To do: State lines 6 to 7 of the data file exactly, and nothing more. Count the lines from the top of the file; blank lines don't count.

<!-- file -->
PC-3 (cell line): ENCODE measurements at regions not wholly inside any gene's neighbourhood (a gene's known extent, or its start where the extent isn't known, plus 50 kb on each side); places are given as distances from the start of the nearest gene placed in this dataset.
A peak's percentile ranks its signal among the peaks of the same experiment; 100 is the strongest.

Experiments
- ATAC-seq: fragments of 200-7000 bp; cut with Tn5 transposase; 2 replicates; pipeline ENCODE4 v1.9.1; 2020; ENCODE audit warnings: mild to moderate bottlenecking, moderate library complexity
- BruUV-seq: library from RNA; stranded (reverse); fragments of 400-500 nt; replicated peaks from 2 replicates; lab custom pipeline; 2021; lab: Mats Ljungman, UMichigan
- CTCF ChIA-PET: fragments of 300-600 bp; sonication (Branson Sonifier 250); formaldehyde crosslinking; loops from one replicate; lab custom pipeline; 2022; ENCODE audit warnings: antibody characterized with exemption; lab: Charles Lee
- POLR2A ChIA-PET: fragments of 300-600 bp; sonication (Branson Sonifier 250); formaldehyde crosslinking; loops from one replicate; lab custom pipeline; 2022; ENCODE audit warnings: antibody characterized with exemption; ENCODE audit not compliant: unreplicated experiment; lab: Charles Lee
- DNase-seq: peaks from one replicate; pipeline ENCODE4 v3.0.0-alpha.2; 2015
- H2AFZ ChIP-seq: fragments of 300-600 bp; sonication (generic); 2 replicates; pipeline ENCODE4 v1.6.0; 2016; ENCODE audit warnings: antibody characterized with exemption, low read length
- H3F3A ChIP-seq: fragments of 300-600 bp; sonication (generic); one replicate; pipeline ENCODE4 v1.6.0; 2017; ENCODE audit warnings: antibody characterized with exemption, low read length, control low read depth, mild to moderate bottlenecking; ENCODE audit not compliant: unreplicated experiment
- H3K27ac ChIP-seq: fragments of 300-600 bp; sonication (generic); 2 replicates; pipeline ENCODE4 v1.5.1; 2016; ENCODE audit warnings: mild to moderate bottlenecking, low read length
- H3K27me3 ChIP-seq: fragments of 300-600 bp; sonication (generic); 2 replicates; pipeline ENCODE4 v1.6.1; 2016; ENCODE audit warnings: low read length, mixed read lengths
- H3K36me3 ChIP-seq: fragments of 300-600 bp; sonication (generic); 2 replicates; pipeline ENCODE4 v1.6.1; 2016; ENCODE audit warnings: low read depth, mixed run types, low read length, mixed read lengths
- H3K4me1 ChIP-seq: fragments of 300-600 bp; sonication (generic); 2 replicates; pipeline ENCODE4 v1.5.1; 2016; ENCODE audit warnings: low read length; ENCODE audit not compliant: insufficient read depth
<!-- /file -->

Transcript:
- CTCF ChIA-PET: fragments of 300-600 bp; sonication (Branson Sonifier 250); formaldehyde crosslinking; loops from one replicate; lab custom pipeline; 2022; ENCODE audit warnings: antibody characterized with exemption; lab: Charles Lee
- POLR2A ChIA-PET: fragments of 300-600 bp; sonication (Branson Sonifier 250); formaldehyde crosslinking; loops from one replicate; lab custom pipeline; 2022; ENCODE audit warnings: antibody characterized with exemption; ENCODE audit not compliant: unreplicated experiment; lab: Charles Lee